Notably more versatile than some other power banks, this model manages to be relatively compact and offers a decent array of features. It's not the best when it comes to delivering on its promised capacity, however, achieving just 72% - the second lowest in this category. 

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£25 4,000 75%

Not everyone will appreciate the design of this power pack – although it is pretty slimline, it's a little on the large side. It offers a couple of handy features that make it unique among the devices we looked at, and could be of great benefit in the right situation. At 75% of what it claims, it's a fair performer as well, although some way from the best in this category. 

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Medium-capacity power banks

If you'll be away from a power source for a longer period of time, are planning fairly extended use of your phone or want a few added extras such as multiple device charging, some medium-capacity power banks can tick the boxes. The advantage here is that you’re getting more features and (in theory) more power, with a device that's still fairly portable and easy to carry around.

Medium-capacity power banks can still be picked up fairly cheaply and, in some cases, for a lower price than low-capacity models.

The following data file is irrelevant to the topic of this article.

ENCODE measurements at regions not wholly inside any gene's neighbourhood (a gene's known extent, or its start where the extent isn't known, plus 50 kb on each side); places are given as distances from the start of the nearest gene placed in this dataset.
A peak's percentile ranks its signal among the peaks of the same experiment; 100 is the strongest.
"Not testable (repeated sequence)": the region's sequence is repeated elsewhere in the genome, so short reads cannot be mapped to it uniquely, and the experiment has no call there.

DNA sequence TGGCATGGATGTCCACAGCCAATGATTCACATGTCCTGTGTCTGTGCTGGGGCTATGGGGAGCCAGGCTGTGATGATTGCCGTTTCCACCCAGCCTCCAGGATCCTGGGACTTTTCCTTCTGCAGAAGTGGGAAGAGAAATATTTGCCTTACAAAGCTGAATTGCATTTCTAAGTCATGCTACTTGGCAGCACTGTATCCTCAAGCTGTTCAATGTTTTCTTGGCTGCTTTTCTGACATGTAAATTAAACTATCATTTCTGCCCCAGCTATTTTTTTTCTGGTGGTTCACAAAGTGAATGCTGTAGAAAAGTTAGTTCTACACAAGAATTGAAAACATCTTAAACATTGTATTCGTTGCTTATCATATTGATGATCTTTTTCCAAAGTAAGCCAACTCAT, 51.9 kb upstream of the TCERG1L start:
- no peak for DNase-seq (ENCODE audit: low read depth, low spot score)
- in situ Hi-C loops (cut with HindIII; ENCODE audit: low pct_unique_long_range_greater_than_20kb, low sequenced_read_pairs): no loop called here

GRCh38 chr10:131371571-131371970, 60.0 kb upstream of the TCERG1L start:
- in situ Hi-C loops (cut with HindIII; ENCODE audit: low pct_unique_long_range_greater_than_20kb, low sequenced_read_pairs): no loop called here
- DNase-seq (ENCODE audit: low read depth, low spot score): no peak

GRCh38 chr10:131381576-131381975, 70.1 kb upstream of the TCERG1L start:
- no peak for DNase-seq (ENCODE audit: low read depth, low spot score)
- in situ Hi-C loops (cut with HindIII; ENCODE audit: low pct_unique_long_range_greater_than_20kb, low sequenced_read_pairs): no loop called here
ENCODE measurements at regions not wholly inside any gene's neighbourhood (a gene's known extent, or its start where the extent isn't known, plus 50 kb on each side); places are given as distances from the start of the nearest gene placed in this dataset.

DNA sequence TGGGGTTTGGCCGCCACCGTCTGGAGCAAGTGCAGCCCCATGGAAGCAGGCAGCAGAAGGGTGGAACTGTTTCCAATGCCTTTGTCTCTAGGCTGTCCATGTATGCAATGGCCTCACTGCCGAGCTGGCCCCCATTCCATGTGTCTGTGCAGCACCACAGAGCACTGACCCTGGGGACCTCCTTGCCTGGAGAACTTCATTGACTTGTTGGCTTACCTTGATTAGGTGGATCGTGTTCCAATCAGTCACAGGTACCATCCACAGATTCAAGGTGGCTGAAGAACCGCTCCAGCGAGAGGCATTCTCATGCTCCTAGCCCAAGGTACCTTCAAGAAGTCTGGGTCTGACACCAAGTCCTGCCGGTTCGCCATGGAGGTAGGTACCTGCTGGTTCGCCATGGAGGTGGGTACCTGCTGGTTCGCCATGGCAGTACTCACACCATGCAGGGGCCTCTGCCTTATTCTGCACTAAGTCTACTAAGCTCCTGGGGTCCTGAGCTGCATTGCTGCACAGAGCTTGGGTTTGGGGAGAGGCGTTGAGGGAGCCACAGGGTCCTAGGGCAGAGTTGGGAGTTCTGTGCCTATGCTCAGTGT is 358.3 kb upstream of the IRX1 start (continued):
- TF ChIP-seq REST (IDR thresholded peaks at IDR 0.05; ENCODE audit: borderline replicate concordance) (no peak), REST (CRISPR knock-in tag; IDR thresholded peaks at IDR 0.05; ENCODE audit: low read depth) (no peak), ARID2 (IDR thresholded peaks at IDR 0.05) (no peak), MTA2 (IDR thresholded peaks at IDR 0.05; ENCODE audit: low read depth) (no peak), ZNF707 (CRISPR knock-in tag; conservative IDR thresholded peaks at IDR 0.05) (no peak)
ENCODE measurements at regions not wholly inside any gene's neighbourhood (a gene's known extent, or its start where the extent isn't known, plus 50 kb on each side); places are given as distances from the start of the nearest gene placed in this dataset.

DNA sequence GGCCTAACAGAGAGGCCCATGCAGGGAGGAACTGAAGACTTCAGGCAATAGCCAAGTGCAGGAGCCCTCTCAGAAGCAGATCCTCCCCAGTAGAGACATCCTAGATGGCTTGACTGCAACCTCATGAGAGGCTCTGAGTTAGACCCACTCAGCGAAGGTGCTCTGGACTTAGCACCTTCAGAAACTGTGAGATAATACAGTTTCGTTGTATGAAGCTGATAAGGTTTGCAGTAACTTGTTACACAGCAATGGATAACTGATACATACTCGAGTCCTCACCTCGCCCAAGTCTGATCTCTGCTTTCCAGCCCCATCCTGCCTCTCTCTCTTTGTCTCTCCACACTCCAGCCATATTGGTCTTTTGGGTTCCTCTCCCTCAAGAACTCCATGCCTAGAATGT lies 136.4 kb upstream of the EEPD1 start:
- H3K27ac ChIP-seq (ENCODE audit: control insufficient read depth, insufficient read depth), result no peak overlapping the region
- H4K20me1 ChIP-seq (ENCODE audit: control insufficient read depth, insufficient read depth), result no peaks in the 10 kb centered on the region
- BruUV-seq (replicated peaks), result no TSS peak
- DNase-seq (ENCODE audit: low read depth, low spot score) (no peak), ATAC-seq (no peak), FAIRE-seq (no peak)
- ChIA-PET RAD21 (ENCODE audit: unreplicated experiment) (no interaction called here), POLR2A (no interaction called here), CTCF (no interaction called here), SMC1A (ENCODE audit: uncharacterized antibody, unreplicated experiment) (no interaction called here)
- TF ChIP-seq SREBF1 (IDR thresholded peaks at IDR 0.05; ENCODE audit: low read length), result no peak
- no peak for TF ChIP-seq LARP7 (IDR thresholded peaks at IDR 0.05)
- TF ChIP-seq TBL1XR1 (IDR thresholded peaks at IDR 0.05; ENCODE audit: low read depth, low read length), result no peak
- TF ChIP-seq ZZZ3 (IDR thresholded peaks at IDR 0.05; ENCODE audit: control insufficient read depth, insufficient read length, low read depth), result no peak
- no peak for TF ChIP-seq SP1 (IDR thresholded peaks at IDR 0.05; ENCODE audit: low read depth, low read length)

Browse the table below to see how a range of medium capacity power banks compared. 

Image Price Claimed mAh % amount delivered
Medium-capacity power banks (5,000-9,999mAh)
£20 6,700 67%

This is a power bank that's hard not to be impressed by despite the fact that it only manages to deliver 67% of the power it claims to have – actually ranking bottom in our medium-capacity power banks category. There are some pretty good reasons why, including the fact that it feels solidly built, is very portable and overall, good value for money.

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£13 5,000 74%

This power bank feels nice in the hand and looks pretty smart as well. Accurate LED lighting gives a good indication of both current charge status and how much is left. It delivered a respectable 74% of its claimed charge, which together with its compact design makes it an impressive mid-range offering.

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£12 5,200 71%